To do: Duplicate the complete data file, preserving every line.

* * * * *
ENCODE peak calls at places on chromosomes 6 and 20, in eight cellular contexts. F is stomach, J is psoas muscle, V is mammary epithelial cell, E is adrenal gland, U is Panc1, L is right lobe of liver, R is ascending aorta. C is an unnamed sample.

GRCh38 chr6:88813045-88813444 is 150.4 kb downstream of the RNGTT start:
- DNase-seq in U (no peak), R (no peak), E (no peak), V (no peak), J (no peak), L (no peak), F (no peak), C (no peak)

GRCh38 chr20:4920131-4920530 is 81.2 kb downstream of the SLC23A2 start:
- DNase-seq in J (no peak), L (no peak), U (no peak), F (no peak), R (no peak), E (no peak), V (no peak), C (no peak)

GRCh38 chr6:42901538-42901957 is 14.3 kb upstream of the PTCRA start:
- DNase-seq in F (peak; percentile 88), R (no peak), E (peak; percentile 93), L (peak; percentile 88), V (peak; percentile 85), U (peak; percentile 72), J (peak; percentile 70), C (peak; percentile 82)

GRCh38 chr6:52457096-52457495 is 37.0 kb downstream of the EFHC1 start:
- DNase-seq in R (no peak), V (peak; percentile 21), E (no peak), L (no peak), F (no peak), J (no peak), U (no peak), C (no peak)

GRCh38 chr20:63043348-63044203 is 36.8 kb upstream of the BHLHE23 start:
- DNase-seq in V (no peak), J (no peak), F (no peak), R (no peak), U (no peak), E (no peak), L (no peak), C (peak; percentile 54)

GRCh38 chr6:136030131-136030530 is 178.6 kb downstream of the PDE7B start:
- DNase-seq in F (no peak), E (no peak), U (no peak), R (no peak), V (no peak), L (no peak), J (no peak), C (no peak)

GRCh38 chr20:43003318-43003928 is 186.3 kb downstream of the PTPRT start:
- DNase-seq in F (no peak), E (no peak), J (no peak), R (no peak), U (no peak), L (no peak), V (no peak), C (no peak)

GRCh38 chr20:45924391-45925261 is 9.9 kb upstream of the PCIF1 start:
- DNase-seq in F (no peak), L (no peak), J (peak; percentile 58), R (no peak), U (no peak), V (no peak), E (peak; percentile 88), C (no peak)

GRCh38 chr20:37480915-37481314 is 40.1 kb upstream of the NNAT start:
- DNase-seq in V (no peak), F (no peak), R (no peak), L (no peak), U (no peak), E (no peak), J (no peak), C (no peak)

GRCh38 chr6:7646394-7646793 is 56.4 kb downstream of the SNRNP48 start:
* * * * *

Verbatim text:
ENCODE peak calls at places on chromosomes 6 and 20, in eight cellular contexts. F is stomach, J is psoas muscle, V is mammary epithelial cell, E is adrenal gland, U is Panc1, L is right lobe of liver, R is ascending aorta. C is an unnamed sample.

GRCh38 chr6:88813045-88813444 is 150.4 kb downstream of the RNGTT start:
- DNase-seq in U (no peak), R (no peak), E (no peak), V (no peak), J (no peak), L (no peak), F (no peak), C (no peak)

GRCh38 chr20:4920131-4920530 is 81.2 kb downstream of the SLC23A2 start:
- DNase-seq in J (no peak), L (no peak), U (no peak), F (no peak), R (no peak), E (no peak), V (no peak), C (no peak)

GRCh38 chr6:42901538-42901957 is 14.3 kb upstream of the PTCRA start:
- DNase-seq in F (peak; percentile 88), R (no peak), E (peak; percentile 93), L (peak; percentile 88), V (peak; percentile 85), U (peak; percentile 72), J (peak; percentile 70), C (peak; percentile 82)

GRCh38 chr6:52457096-52457495 is 37.0 kb downstream of the EFHC1 start:
- DNase-seq in R (no peak), V (peak; percentile 21), E (no peak), L (no peak), F (no peak), J (no peak), U (no peak), C (no peak)

GRCh38 chr20:63043348-63044203 is 36.8 kb upstream of the BHLHE23 start:
- DNase-seq in V (no peak), J (no peak), F (no peak), R (no peak), U (no peak), E (no peak), L (no peak), C (peak; percentile 54)

GRCh38 chr6:136030131-136030530 is 178.6 kb downstream of the PDE7B start:
- DNase-seq in F (no peak), E (no peak), U (no peak), R (no peak), V (no peak), L (no peak), J (no peak), C (no peak)

GRCh38 chr20:43003318-43003928 is 186.3 kb downstream of the PTPRT start:
- DNase-seq in F (no peak), E (no peak), J (no peak), R (no peak), U (no peak), L (no peak), V (no peak), C (no peak)

GRCh38 chr20:45924391-45925261 is 9.9 kb upstream of the PCIF1 start:
- DNase-seq in F (no peak), L (no peak), J (peak; percentile 58), R (no peak), U (no peak), V (no peak), E (peak; percentile 88), C (no peak)

GRCh38 chr20:37480915-37481314 is 40.1 kb upstream of the NNAT start:
- DNase-seq in V (no peak), F (no peak), R (no peak), L (no peak), U (no peak), E (no peak), J (no peak), C (no peak)

GRCh38 chr6:7646394-7646793 is 56.4 kb downstream of the SNRNP48 start: